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Starting on Jan. 1, 2014, BART riders will pay slightly higher train fares to help pay for new train cars and other projects, according to BART officials.
BART passengers will pay, on average, an extra 19 cents per ride to finance projects that BART officials say will ensure reliable, safe and clean train service for the Bay Area in the coming years.
The BART Board of Directors voted in February to continue BART's inflation-based fare increase program, in place since 2003.
The projects supported by the program will aim to replace and improve BART's "aging system." This includes purchasing Fleet of the Future train cars, a new train control system to improve reliability and to allow more trains to run more frequently, and the expansion of and improvements to the Hayward Maintenance Complex to serve the new fleet and support future service to Silicon Valley.
The inflation-based fare increase program means that predictable, but small changes to the prices are made, instead of larger increases with little notice, BART officials said.
The renewal of the program means that fare increases will continue every two years until 2020 and is expected to generate $325 million for the new programs.
"BART is required to come up with a portion of funding for many of our capital projects in order to qualify to receive extra money from other sources," BART spokeswoman Alicia Trost said. "BART must pay $800 million toward the cost of new rail cars -- this fare increase will help us achieve
The first increase will be 5.2 percent, according to BART officials.Thu, 12 Dec 2013 22:49:51 -0800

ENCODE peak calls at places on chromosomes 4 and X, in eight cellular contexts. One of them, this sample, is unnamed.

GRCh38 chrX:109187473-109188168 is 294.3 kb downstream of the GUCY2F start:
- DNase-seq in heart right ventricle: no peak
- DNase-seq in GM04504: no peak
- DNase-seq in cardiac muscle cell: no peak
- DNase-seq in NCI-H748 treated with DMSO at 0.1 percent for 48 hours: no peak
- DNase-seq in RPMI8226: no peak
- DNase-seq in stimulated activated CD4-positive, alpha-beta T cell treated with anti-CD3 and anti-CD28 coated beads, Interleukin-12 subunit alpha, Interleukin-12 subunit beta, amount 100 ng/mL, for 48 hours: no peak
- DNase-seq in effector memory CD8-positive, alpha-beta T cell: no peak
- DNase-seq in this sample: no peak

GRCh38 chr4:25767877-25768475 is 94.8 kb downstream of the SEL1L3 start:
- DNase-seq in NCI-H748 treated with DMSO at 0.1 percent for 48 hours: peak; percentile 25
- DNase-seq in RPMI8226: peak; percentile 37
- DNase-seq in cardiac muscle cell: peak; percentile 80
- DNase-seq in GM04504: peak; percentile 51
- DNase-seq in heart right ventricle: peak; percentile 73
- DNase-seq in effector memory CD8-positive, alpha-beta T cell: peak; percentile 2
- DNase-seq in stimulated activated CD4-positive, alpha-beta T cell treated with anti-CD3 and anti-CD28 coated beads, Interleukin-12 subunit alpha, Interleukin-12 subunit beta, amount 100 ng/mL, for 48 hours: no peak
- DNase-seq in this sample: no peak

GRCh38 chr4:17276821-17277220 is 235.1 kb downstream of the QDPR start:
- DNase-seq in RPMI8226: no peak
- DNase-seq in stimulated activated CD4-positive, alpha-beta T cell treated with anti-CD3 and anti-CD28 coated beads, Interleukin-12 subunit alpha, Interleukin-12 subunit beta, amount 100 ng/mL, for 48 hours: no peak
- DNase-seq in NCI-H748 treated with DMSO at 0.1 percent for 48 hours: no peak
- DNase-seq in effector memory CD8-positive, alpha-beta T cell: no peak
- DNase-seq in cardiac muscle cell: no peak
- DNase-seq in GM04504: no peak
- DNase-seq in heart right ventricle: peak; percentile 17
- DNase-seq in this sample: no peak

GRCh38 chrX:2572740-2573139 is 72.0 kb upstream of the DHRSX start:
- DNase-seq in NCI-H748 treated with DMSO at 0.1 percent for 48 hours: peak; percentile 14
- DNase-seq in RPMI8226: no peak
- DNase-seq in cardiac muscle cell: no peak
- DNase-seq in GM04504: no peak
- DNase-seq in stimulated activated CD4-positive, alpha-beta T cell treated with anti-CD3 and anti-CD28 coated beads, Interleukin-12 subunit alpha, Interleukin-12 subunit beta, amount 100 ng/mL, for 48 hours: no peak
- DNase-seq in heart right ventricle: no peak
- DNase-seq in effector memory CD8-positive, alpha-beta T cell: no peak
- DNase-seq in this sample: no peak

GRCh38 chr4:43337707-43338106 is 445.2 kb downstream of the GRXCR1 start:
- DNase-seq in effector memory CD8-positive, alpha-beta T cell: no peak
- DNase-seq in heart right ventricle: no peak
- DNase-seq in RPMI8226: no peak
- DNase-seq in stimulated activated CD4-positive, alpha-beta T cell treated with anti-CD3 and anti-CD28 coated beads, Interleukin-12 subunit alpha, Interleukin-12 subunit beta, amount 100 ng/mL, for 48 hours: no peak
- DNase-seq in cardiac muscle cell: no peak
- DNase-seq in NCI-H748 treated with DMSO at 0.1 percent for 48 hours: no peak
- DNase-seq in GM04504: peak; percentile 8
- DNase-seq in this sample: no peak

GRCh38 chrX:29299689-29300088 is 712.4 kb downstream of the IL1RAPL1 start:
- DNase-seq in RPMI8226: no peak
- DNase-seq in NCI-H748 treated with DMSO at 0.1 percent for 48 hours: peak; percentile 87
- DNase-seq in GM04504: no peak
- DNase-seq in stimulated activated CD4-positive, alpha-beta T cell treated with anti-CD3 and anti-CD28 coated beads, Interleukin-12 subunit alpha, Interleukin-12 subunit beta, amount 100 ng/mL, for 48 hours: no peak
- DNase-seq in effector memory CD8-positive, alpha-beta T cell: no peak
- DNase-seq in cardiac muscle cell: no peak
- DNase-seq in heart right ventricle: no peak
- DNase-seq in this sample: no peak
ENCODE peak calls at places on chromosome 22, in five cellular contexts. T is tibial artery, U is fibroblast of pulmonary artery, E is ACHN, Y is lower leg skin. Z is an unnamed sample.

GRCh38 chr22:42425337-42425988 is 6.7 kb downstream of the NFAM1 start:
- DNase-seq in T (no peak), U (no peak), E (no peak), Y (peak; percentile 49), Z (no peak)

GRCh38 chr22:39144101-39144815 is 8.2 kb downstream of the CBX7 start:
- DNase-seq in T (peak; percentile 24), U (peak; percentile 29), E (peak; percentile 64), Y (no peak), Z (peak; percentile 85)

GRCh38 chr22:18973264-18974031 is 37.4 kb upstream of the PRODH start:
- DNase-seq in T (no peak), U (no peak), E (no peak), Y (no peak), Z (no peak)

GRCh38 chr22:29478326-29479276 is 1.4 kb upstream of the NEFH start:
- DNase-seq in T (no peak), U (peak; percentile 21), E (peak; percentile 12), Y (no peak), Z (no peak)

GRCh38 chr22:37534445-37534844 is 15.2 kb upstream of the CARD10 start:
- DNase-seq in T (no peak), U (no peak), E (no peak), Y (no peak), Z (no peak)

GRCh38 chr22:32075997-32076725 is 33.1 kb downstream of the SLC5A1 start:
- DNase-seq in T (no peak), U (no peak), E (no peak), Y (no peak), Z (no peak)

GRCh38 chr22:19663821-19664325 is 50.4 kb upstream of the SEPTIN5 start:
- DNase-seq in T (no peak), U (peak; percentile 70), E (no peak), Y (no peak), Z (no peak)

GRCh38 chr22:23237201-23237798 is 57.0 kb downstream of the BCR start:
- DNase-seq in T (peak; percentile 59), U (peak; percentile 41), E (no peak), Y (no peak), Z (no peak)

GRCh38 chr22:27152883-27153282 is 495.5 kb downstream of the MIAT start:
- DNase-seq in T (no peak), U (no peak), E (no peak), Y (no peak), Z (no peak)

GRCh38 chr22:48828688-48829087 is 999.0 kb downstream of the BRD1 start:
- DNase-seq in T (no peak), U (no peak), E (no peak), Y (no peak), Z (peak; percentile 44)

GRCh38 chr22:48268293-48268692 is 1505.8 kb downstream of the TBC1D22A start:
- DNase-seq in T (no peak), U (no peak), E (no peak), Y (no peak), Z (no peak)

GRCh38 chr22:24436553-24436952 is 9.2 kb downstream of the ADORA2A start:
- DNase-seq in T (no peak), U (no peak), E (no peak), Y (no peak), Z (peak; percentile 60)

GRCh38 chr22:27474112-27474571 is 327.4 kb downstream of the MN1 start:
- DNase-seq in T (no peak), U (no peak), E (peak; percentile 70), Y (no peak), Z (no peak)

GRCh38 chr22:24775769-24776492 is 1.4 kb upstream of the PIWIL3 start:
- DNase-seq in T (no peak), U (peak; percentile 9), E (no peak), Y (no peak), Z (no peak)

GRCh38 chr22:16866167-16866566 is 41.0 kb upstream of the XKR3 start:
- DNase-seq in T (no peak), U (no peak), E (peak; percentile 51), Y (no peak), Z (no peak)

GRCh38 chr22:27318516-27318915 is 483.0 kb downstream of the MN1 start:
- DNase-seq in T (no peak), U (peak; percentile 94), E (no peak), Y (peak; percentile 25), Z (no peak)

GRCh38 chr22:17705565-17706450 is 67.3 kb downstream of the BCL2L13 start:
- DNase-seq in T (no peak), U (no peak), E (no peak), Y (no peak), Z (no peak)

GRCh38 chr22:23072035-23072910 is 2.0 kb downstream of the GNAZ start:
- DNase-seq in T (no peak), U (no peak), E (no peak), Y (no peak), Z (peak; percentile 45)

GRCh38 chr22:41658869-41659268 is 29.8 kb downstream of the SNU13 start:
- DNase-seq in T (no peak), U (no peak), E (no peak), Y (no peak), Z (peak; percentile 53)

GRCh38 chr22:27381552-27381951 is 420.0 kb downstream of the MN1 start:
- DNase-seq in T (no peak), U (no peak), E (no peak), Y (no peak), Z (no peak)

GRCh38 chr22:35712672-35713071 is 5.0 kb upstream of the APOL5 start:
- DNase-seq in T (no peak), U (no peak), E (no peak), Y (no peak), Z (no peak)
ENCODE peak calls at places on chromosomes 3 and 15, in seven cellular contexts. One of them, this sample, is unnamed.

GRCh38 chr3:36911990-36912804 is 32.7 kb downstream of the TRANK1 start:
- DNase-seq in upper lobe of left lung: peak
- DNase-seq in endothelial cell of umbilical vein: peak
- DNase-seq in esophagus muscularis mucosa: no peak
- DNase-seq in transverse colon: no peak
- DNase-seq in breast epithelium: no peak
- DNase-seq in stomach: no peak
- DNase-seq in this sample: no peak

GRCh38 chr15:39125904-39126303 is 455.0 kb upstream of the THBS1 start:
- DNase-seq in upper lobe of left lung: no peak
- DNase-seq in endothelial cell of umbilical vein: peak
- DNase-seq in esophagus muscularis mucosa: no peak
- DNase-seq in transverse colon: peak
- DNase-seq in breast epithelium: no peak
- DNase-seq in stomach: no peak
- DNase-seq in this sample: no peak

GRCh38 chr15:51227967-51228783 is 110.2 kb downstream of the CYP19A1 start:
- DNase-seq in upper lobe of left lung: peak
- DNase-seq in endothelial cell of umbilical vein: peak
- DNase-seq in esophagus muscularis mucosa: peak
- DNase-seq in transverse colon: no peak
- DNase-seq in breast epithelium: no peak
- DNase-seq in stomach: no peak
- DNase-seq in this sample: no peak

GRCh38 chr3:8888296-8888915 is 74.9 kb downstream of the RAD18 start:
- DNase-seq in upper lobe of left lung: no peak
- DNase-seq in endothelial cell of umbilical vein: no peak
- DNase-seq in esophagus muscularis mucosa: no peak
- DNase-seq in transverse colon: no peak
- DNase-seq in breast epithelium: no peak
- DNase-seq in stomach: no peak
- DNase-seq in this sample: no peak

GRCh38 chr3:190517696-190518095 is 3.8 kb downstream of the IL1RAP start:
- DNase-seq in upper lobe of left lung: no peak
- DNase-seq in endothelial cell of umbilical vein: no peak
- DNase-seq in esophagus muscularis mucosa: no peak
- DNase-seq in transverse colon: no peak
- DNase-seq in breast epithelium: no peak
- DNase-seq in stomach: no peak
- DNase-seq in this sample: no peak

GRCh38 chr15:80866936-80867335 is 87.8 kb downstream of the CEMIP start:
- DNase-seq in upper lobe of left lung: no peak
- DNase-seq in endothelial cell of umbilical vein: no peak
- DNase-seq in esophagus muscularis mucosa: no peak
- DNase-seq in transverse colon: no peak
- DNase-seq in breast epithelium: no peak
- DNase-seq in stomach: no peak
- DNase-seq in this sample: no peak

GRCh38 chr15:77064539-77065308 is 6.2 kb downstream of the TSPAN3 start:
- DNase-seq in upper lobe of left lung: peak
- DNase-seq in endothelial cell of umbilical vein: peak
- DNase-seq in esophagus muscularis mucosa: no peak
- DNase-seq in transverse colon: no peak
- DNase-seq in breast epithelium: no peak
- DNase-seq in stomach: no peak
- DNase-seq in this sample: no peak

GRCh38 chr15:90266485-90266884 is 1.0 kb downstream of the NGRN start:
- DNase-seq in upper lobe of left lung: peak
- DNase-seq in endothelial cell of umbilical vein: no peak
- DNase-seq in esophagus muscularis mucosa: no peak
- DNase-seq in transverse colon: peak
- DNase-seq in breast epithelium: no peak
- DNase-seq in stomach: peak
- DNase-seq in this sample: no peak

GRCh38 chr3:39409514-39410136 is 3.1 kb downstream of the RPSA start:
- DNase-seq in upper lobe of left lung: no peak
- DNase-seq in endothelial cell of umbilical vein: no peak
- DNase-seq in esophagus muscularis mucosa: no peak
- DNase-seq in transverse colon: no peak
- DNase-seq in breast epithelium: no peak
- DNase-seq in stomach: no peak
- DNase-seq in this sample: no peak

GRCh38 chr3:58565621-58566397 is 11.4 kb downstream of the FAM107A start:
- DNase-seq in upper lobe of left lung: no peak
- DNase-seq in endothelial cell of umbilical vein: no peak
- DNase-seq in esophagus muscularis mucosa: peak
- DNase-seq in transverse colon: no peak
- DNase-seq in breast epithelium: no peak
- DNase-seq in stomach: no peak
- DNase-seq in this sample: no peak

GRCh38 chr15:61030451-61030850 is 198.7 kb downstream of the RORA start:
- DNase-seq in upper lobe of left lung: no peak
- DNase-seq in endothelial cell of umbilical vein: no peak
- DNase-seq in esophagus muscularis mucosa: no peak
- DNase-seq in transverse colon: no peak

A minivan plowed into the side of a San Rafael elementary school Thursday evening, causing a gas leak and potentially shutting down the school Friday, according to the San Rafael fire chief.
The van hit the side of Laurel Dell Elementary School at 225 Woodland Ave. right at the PG&E service connections for gas and electric at 5:47 p.m., fire Chief Chris Gray said.
The collision caused the gas line to rupture and knocked out electricity in the building. Two people in the van suffered minor injuries, Gray said.
But, given the leaking gas and damaged electric equipment, Gray said that firefighters managed to avert what could have been a much larger catastrophe.
A holiday concert was planned at the school Thursday night, and firefighters helped students move props to a nearby church so that the show could go on.
The school remained without power and gas tonight and it was unclear whether school would be canceled Friday morning, Gray said.Thu, 12 Dec 2013 22:45:46 -0800
A budget pact now in the hands of the U.S. Senate will encounter strong but probably futile resistance from Republicans after a sweeping vote in the House saw the majority Republicans and President Barack Obama's Democratic allies reach a rare bipartisan agreement.
The modest package passed by the House on Thursday would ease the harshest effects of another round of automatic spending cuts set to hit the Pentagon and domestic agencies next month. Supporters of the measure easily beat back attacks on it from conservative organizations that sometimes raise money by stoking conflict within the Republican Party.